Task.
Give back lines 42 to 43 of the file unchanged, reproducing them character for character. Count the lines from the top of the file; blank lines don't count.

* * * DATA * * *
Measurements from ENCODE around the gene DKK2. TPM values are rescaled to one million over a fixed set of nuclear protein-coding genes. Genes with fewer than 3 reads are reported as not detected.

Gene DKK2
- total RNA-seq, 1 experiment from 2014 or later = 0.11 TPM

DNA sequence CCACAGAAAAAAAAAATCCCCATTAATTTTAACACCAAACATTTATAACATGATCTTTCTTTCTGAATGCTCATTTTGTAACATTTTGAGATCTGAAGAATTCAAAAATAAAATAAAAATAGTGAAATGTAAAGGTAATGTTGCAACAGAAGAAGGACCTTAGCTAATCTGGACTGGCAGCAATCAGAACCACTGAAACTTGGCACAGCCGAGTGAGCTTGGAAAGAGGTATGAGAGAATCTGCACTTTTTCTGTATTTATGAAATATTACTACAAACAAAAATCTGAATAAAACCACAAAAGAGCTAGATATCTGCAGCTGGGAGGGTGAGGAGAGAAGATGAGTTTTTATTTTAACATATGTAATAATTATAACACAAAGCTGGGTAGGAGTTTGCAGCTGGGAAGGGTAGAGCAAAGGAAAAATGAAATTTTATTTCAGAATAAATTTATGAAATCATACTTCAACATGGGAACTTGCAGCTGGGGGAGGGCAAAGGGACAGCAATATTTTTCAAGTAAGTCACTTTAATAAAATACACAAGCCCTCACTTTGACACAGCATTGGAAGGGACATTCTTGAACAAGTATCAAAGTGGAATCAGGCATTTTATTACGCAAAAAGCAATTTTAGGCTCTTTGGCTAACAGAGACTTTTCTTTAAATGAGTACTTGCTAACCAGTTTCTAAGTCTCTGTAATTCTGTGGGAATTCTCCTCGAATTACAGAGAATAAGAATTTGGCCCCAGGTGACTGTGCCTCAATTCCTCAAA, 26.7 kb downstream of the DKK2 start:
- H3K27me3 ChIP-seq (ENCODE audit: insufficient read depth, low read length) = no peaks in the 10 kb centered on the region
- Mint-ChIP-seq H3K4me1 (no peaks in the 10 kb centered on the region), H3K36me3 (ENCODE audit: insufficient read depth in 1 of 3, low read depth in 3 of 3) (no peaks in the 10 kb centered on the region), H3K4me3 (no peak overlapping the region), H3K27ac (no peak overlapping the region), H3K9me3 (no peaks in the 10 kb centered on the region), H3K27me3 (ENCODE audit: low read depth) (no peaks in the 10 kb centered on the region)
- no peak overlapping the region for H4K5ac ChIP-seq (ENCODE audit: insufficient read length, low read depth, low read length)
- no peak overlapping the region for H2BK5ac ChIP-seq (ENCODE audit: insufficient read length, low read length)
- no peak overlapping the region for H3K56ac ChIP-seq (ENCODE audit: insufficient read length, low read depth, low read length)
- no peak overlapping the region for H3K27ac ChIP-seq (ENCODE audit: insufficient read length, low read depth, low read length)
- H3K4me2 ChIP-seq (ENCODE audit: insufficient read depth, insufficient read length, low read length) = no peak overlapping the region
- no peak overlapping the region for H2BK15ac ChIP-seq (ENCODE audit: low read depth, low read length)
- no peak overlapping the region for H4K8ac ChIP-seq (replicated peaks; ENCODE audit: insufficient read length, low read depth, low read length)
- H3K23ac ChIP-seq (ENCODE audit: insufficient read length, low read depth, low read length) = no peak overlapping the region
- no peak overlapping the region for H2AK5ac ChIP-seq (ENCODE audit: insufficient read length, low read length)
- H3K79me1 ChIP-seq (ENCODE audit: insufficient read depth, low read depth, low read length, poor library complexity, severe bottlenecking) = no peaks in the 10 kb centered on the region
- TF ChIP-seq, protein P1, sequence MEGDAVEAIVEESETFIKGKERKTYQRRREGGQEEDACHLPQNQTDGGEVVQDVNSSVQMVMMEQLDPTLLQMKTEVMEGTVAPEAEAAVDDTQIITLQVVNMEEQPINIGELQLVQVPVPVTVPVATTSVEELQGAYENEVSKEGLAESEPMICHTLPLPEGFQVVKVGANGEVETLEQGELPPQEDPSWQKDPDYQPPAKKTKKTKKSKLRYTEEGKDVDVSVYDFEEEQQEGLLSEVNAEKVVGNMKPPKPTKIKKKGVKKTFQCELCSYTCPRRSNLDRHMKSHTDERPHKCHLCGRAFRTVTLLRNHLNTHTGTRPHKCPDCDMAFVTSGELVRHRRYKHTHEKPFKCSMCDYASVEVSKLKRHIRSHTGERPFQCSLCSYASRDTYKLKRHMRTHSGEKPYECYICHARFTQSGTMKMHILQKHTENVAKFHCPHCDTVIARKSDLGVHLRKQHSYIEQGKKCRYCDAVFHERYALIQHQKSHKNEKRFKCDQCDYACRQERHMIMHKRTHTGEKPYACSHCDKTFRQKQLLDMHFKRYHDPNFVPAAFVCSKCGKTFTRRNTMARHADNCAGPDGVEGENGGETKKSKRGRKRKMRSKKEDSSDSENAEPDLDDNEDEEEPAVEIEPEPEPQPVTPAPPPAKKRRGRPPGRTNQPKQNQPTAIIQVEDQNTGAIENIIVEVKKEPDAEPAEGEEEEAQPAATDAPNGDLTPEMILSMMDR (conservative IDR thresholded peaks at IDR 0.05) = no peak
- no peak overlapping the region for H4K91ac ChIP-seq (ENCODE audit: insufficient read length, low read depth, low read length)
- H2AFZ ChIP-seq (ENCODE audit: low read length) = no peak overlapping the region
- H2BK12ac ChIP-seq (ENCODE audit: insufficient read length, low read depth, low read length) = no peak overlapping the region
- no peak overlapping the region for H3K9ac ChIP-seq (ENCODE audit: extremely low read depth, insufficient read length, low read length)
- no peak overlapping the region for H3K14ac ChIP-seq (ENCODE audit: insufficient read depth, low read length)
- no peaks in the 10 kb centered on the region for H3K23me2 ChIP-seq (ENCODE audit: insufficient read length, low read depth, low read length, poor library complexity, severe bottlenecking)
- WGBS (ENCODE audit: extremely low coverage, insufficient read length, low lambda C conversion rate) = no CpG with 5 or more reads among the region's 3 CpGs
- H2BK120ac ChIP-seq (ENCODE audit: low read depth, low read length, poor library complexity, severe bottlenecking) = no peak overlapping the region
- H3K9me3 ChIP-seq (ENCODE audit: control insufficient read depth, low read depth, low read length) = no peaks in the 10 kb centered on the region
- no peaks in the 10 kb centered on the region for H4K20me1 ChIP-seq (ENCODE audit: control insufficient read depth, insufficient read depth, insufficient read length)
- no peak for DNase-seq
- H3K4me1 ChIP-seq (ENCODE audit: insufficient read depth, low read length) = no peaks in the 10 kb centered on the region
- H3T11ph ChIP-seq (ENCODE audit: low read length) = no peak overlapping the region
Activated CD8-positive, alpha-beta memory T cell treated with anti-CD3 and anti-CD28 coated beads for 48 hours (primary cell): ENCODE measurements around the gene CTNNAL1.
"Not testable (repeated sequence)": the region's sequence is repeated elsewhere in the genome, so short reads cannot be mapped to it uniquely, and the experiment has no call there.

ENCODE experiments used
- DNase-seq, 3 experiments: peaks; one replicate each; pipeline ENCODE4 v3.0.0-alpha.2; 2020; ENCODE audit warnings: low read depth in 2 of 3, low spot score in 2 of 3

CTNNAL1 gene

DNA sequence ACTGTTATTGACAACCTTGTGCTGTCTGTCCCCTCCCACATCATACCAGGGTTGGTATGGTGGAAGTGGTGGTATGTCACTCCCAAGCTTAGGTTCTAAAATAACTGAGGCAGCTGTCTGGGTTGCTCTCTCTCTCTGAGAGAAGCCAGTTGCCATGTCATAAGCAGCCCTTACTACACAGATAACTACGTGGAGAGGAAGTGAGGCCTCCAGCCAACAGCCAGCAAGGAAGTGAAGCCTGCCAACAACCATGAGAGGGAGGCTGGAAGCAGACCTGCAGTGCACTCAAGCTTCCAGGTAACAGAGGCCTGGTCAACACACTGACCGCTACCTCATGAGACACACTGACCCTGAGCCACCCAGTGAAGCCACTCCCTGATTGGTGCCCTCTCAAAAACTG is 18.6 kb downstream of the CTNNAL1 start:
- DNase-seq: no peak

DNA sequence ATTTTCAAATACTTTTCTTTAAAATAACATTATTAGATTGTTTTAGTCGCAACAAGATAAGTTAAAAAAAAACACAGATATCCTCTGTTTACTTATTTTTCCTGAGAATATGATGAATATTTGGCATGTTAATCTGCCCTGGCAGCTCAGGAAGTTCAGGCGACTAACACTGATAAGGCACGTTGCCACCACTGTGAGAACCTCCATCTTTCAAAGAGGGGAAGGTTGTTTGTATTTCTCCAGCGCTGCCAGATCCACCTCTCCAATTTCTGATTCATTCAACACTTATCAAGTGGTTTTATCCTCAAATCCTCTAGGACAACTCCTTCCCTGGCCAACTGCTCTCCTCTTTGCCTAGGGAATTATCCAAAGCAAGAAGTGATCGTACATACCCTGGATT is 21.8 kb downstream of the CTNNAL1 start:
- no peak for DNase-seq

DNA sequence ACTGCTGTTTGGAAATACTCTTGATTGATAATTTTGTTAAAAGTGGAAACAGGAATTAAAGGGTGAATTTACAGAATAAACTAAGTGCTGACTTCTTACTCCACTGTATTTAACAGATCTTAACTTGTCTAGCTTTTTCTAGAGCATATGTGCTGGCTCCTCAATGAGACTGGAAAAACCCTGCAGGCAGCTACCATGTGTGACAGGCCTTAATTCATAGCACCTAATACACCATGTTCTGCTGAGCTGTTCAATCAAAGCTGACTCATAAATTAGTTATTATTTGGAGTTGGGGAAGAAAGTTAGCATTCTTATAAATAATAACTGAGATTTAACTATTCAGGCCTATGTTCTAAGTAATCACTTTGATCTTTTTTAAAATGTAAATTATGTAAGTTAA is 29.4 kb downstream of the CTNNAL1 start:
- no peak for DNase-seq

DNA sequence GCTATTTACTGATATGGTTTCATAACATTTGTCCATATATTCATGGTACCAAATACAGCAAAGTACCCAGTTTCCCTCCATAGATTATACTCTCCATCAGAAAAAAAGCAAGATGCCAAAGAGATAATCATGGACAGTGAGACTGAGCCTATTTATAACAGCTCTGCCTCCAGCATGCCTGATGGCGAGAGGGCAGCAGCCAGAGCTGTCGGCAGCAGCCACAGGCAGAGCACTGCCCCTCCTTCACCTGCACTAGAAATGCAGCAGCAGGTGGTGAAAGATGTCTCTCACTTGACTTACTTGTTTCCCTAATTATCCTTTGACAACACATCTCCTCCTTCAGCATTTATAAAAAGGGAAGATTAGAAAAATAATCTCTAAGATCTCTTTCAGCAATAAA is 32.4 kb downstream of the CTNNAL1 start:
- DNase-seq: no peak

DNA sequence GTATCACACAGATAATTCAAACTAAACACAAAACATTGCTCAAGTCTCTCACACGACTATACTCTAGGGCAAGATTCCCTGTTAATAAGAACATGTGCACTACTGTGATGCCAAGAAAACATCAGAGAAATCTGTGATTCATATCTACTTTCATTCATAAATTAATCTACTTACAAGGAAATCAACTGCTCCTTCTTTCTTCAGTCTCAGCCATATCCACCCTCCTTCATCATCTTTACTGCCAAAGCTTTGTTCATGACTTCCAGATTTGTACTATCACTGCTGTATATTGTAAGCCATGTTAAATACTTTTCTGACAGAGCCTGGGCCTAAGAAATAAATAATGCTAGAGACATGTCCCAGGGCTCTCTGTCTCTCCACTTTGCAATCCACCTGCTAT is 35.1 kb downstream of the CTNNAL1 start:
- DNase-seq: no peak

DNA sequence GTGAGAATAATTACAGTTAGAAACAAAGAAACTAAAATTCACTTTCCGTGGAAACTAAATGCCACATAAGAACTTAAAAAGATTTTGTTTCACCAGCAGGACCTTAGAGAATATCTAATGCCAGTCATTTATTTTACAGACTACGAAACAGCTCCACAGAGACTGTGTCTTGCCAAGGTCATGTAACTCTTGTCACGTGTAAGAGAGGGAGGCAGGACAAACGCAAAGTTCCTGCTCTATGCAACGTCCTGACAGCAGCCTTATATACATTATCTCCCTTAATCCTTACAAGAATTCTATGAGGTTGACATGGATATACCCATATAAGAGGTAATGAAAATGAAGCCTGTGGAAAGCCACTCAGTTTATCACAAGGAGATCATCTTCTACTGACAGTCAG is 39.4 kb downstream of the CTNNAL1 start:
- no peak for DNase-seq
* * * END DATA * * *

DNA sequence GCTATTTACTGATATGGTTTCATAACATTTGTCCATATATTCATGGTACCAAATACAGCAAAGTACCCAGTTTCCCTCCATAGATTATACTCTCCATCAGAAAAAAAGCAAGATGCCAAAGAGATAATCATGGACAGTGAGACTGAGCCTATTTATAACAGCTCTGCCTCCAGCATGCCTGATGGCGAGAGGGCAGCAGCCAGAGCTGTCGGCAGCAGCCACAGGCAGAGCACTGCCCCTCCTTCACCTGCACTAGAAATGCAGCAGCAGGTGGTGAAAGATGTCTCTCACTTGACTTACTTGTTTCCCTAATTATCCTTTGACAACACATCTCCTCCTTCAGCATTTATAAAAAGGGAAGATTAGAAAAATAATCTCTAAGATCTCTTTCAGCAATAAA is 32.4 kb downstream of the CTNNAL1 start:
- DNase-seq: no peak